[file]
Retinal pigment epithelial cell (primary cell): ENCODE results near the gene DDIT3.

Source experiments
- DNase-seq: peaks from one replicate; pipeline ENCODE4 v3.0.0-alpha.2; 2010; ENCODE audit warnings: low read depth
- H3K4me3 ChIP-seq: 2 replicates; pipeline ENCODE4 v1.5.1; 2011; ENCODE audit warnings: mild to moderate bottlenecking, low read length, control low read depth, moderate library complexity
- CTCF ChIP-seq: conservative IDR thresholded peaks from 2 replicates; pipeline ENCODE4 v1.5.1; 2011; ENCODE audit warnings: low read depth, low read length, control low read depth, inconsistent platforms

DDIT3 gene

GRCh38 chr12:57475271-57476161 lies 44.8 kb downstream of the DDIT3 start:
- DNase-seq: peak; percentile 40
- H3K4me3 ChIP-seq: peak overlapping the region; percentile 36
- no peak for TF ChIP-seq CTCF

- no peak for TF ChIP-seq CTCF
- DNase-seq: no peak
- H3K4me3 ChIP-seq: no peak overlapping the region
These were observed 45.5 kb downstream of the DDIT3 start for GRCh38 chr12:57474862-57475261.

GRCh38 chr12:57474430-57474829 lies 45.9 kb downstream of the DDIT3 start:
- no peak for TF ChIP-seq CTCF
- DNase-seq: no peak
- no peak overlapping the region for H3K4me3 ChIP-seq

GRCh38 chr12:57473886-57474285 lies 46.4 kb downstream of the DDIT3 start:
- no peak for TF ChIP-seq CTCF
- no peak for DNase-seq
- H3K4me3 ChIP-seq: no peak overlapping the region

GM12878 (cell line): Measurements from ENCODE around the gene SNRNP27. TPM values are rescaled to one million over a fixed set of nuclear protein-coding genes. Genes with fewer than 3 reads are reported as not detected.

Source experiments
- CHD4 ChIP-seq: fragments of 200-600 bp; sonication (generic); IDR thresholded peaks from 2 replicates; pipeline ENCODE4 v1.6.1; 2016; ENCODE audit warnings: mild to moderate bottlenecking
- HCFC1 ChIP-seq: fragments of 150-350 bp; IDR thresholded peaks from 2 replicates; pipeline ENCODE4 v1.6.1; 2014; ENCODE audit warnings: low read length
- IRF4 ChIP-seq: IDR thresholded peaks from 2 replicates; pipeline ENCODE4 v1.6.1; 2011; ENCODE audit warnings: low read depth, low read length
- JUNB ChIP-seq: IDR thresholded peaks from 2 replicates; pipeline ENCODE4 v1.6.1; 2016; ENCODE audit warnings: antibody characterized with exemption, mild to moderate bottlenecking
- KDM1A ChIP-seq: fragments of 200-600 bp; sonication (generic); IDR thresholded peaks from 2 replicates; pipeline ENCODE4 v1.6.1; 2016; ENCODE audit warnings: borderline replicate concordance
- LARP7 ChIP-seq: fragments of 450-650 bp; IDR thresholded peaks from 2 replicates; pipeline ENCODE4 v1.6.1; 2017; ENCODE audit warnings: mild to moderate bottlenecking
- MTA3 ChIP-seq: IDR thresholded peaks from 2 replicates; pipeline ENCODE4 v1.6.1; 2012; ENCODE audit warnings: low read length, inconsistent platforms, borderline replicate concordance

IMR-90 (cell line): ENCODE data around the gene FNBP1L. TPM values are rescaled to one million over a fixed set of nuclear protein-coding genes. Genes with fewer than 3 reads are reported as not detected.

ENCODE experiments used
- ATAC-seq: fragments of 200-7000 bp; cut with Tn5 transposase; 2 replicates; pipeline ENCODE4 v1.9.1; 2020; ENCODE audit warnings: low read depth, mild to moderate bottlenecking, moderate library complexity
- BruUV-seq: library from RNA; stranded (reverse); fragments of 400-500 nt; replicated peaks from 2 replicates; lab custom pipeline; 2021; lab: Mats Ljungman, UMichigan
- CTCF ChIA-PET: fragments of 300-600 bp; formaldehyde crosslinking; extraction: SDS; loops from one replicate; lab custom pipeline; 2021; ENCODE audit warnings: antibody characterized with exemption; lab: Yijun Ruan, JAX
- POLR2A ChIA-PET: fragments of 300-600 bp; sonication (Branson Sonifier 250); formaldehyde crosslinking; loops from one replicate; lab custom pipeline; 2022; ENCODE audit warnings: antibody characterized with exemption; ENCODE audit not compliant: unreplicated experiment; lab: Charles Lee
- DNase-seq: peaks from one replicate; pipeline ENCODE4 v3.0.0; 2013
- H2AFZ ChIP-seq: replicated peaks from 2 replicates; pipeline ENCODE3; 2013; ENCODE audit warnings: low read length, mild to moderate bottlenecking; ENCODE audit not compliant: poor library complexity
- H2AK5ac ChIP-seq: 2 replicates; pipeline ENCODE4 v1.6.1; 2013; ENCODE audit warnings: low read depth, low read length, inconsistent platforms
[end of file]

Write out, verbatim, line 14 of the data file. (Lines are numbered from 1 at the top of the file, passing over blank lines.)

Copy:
These were observed 45.5 kb downstream of the DDIT3 start for GRCh38 chr12:57474862-57475261.